FREDONIA - Two SUNY Fredonia students earned high praise at the Buffalo/Toronto District division of the Metropolitan Opera's National Council auditions, winning Encouragement Awards, and a third gained praise from the Buffalo News music critic, on Jan. 4 at Nichols School's Flickinger Performing Arts Center in Buffalo.
The prestigious award, which recognizes singers under the age of 25 who are already performing at a very high professional level, was given to soprano Danielle Beckvermit, a senior from Kingston, and baritone Makoto Winkler, a December 2013 graduate from Seaford. Recipients also received a $500 cash award. Encouragement Awards, which enhance a student's entry into major graduate programs and conservatories, were presented to just four of 56 singers.
Julie Newell, distinguished teaching professor, who is also the Hillman Opera producer at Fredonia and Winkler's mentor, said she wasn't surprised both students earned the high distinction, "because I know how well they sing."
Beckvermit won the School of Music's Concerto Competition, and Winkler was featured in a starring role in, "La Cenerentola," last fall's Hillman Opera production.
"They were competing against much older singers, many of whom are already working for the Toronto Opera Company, so for a couple of 21-year-olds to stand out as they did as the new generation, or the new kids, is great," Newell said.
"There are many years of hard work ahead for them, so it helps to have a significant boost of confidence along the way."
SUNY Fredonia students Justin Staebell ('09) and Victoria Vargas ('08) who studied under Dr. Gerald Gray, received the award in the past.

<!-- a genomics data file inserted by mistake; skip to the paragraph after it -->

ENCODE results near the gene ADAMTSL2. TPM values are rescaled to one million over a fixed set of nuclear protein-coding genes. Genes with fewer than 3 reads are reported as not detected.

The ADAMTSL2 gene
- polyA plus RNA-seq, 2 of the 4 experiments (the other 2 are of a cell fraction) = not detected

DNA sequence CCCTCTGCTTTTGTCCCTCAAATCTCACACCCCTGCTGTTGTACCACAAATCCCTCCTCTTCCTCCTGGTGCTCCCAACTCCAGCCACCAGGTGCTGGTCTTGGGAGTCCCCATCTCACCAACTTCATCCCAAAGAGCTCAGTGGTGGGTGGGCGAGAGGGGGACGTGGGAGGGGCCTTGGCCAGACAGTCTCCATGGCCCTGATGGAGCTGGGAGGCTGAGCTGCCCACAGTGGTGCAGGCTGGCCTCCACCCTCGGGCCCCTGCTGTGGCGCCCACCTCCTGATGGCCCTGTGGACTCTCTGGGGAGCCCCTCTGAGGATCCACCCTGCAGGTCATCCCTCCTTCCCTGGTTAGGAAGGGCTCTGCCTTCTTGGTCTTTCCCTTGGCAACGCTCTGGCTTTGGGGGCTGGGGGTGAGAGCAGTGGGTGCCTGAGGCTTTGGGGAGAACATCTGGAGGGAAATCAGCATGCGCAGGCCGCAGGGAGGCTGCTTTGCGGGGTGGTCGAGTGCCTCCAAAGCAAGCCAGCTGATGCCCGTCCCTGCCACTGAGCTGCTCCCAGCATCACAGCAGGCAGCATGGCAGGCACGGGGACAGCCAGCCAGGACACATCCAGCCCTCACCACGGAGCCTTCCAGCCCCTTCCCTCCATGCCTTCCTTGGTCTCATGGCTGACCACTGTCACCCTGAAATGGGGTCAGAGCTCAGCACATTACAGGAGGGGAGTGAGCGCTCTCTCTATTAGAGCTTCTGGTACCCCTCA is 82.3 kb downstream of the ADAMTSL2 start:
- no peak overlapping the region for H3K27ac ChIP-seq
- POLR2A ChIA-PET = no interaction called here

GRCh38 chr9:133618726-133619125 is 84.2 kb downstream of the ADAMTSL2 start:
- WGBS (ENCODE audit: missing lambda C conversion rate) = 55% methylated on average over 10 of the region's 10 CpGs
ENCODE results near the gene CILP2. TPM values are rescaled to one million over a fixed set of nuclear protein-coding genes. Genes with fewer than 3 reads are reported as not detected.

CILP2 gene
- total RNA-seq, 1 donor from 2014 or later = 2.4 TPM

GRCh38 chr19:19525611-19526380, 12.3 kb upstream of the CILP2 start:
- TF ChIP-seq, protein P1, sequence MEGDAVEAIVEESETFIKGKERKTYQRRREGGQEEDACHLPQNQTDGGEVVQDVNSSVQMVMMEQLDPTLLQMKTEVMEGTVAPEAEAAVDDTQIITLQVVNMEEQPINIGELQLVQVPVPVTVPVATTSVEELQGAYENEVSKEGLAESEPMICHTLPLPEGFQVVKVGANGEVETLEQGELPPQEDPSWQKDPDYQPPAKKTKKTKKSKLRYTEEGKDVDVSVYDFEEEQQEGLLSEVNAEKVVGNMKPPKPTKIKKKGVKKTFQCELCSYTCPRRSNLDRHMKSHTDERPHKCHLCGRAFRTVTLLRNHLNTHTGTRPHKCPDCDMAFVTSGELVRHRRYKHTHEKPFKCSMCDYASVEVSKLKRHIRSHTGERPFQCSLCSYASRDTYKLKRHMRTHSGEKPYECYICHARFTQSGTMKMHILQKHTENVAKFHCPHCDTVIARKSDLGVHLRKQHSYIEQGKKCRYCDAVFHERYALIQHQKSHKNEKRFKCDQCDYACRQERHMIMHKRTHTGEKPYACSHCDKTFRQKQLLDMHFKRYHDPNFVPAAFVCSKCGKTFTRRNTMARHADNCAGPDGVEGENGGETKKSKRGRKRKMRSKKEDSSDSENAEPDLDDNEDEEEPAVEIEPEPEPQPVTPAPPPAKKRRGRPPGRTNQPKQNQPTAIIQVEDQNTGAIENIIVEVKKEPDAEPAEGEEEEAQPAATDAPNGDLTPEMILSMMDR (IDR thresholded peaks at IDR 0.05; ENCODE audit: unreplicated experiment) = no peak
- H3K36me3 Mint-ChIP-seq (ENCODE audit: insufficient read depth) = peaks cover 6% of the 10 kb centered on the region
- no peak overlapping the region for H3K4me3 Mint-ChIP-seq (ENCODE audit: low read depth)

Beckvermit, who hoped to do her best and gain positive feedback from the judges, believed receiving an Encouragement Award was probably a long shot. She was the third singer to perform that morning, so she spent the rest of the day listening to all the other singers, and "was completely blown away. The level of singing and performance was absolutely astounding and most of the singers were much older than me and Makoto," she said.
"After hearing the amazing performances all day and knowing I was on the young side I was certainly not expecting an Encouragement Award. They called the first two winners, then me. I was completely shocked and then they called Makoto's name. What an amazing moment."
Beckvermit said meeting the judges afterward to gain feedback about performance and repertoire choices was the most important reason to enter the auditions. "After speaking with the judges they reassured me that I am on the right path and have a bright future in opera," she said.
"Fredonia is such a loving and nurturing environment and my teacher, Dr. (Patricia) Corron, has always been so supportive and encouraging. Without that I would have never even thought about auditioning for the Met. I plan on auditioning again when I'm a bit older and more experienced after completing graduate school."
Winkler overcame his initial insecurities about registering for the competition - wondering if he was ready to compete at such a highly revered event - and drew upon encouragement from Newell.